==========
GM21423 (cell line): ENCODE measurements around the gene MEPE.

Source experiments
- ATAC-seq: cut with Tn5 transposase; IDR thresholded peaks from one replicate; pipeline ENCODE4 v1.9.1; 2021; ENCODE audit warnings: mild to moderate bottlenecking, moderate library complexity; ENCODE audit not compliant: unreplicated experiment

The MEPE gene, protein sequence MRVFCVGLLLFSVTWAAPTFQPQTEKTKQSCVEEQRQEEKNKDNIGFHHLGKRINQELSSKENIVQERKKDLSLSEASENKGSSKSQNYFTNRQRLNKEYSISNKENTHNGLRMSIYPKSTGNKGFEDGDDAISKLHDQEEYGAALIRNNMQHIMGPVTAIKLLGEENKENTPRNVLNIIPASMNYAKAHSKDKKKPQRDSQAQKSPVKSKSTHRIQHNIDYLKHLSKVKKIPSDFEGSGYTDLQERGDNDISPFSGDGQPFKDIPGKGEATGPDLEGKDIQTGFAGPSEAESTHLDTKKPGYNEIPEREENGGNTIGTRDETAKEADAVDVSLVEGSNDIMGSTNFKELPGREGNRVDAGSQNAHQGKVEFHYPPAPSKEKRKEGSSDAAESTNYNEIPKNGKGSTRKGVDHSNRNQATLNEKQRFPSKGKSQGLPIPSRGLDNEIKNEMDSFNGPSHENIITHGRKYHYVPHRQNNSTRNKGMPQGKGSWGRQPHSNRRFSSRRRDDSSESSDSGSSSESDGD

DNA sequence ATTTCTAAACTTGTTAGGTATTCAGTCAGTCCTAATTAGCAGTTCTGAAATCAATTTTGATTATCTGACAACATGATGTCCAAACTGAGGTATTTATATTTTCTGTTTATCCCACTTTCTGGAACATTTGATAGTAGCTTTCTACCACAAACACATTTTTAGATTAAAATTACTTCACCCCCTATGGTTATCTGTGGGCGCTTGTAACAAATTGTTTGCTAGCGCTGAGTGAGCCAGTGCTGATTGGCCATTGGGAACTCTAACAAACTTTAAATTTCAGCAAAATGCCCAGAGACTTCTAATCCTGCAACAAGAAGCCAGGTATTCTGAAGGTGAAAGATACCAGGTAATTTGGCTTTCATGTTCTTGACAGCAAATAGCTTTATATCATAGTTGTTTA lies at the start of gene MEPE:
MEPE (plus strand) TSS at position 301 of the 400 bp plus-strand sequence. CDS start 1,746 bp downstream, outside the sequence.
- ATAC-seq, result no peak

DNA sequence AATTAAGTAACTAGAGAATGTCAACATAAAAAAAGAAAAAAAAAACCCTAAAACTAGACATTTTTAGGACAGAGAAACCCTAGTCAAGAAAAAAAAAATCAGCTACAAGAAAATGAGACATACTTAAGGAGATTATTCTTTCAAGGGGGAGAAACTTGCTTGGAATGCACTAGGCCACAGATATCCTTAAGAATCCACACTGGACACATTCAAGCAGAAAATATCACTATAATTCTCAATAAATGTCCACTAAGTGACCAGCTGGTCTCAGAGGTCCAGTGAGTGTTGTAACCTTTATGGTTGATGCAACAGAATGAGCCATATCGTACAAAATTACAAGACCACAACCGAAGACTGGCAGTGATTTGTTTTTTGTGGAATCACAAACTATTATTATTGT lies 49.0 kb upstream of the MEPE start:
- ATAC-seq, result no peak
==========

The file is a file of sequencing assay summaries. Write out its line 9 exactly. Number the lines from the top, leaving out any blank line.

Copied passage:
- ATAC-seq, result no peak